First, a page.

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multiple values

Since I'm the one who added the procedures VALUES (a.k.a. RETURN) and
RECEIVE to T, it seems appropriate that I should say a word or two about
what the heck I had in mind when I did so.

In the T implementation, the low-level protocols for call to unknown
procedure and return to unknown continuation are almost identical.  The
compiler does CPS conversion and doesn't see the difference much, and
the data representation for implicit continuations is the same as that
for procedures.

The implementation symmetry suggested that maybe some surface-language
symmetry was worth experimenting with.  This was corroborated by the
frequent need for some way to return more than one result value to the
caller.  I had been doing the latter with

	(foo arg1 arg2 ... argn (lambda (val1 val2 ... valm) body)),

and this syntax seemed pretty unweildy (it doesn't indent nicely, for
example); using lists and destructuring wasn't much better.  So in T2,
anticipating future compiler support in T3, a procedure VALUES was
defined to be more or less the same as LIST (actually closer to VECTOR
-- the details are irrelevant), and a macro RECEIVE was invented to get
result values:

	(receive (val1 val2 ...  valm)
		 (foo arg1 arg2 ... argn)
	==  (apply (lambda (val1 val2 ... valn) body) 
		   (foo arg1 arg2 ... argn))

The beauty of VALUES and RECEIVE is that they're totally noncommittal
about implementation.  The above is a correct implementation of the
abstraction, but so is the T3 implementation, where

	(define (values . vals)
	  (c-w-c-c (lambda (k) (apply k vals))))


	(receive (val1 val2 ...  valm)
		 (foo arg1 arg2 ... argn)
	==  (receive-values (lambda () (foo arg1 arg2 ... argn))
			    (lambda (val1 val2 ... valm) body))
	[maybe I have the argument order reversed, I alwasy forget]

and RECEIVE-VALUES is a new primitive procedure.  (We'd never expect a
user to invoke RECEIVE-VALUES explicitly, but it has to exist so that
RECEIVE can be a macro rather than a special form.  It would be
necessary in Scheme to exactly the same extent that MAKE-DELAY is
necessary, which is somewhat.)

Thus if T programs have to ported to some other Scheme dialect, or if T
decides at some future point that multiple-value-returns are a horrible
idea and should be retracted, all our code will still work because the
abstraction is noncommittal.  The nice thing is simply the notation, not
the implementation.  The fact that T3 implements it well encourages its
use (and makes GC's less frequent, which, unfortunately, is a concern),
but is incidental.

A small benefit of having this facility be primitive is that you have an
opportunity for some error checking not previously available, namely you
can get wrong-number-of-return-value errors.  This is good for the same
reason that wrong-number-of-argument errors are good.  But note that it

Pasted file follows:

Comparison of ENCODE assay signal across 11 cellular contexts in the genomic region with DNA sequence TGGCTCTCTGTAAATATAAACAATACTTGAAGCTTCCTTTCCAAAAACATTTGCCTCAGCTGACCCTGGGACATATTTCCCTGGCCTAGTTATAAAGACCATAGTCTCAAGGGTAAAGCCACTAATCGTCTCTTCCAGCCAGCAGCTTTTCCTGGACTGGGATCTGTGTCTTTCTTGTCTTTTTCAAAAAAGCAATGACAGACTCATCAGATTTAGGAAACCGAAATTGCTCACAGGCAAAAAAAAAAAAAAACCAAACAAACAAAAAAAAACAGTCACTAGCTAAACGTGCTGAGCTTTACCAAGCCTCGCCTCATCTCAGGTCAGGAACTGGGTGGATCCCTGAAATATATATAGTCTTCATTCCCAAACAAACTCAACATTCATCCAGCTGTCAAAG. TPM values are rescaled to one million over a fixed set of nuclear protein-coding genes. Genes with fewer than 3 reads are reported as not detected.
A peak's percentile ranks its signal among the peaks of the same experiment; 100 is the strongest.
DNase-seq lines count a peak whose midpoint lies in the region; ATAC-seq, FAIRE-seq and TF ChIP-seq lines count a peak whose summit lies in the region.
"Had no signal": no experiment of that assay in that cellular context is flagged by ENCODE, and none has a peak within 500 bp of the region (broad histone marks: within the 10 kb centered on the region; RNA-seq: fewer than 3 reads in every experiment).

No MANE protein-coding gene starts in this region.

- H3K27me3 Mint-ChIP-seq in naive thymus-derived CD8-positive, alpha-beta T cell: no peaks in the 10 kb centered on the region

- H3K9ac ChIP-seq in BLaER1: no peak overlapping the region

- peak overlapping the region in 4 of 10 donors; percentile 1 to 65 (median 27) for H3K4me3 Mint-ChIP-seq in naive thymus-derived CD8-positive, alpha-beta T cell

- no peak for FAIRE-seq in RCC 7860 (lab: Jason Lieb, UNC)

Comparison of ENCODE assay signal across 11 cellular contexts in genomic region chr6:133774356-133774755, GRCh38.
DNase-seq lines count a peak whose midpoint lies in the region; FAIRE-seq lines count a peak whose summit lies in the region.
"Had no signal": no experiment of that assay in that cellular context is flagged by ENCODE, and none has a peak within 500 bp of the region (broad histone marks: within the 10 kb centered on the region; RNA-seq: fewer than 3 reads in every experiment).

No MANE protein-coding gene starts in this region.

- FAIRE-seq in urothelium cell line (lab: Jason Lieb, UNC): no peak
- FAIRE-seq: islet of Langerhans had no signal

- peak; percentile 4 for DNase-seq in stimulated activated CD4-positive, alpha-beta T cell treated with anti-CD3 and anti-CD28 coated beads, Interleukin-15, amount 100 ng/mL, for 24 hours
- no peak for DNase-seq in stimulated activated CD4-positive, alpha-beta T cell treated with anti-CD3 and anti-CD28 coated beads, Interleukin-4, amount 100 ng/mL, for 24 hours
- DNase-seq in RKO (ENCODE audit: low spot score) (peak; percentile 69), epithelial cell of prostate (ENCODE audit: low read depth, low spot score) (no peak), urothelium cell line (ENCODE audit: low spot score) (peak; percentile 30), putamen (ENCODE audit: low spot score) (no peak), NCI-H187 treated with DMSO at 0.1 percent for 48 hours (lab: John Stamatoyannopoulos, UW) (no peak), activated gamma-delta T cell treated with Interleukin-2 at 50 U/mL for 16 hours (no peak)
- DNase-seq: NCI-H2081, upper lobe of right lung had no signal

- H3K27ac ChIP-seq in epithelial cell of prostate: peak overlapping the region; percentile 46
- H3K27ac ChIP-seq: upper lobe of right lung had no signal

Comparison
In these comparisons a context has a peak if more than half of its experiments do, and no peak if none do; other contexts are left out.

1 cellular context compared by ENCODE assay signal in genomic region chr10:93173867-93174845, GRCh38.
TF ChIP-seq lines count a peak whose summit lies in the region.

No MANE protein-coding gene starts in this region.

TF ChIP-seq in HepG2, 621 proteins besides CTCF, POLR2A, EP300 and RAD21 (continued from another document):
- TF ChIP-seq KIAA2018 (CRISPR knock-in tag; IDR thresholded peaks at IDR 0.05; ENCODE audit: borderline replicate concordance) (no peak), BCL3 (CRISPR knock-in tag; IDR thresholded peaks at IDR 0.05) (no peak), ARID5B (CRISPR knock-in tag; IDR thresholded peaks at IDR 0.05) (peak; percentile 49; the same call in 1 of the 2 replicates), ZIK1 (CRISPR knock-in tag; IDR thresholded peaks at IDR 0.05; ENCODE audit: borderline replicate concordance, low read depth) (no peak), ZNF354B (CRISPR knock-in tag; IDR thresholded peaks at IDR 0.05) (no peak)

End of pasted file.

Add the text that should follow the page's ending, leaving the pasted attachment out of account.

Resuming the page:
is a necessary condition in order for the facility to permit varying

(I don't see strong reasons for adding destructuring to LET or for any
other linguistic support for the multiple return values besides VALUES

I'm still not sure how I feel about the feature.  Certainly the
abstraction is a good idea.  As for the semantical foundations, I feel
pretty strongly that call and return should be symmetrical.  If you can
have many arguments, you should be able to return many values.  But note
that (P -> Q) does not necessarily imply Q, it might imply not P.  My
opinion now is that it's probably better to achieve symmetry by flushing
multiple-argument procedures rather than by introducing multiple-value
returns, but this is incompatible with the present shape of Scheme, so I
won't recommend it for this audience.

Gary gives good reasons for introducing immutable data structures.
Algol 68 and ML have the right idea; Lisp and Scheme got it wrong.  It
would certainly be worthwhile to experiment with immutable pairs,
strings, and vectors.  Adding immutable objects onto Scheme (especially
one type without the others) might be a mistake, and it could be the
case that adding immutable objects as an afterthought like this,
coexisting with mutable objects, would result in a very inelegant
language.  (Maybe it could result in a very elegant language... anyone
for ((immutably cons) x y)?  I don't know.)  But I think this is a
question independent of the multiple-value question, and Gary's proposal
is both more complicated and has more far-reaching consequences than
RECEIVE and VALUES, which are trivial.

I like the idea of adding RECEIVE and VALUES to Scheme *without
specifying what happens when some VALUES go somewhere other than to a
RECEIVE*.  The mechanism can be added trivially to any Scheme, and those
that want to optimize it (or which already do) may feel free.
Minimalists can implement the mechanism with lists or closures, Gary can
implement it with immutable vectors, Schemes which are embedded in
Common Lisp or cohabit with it may use CL's multiple values, and T can
do what it does.  It is minimal and noncommittal, it's a pleasant
notation, it captures a common pattern of usage, so why not.

- Jonathan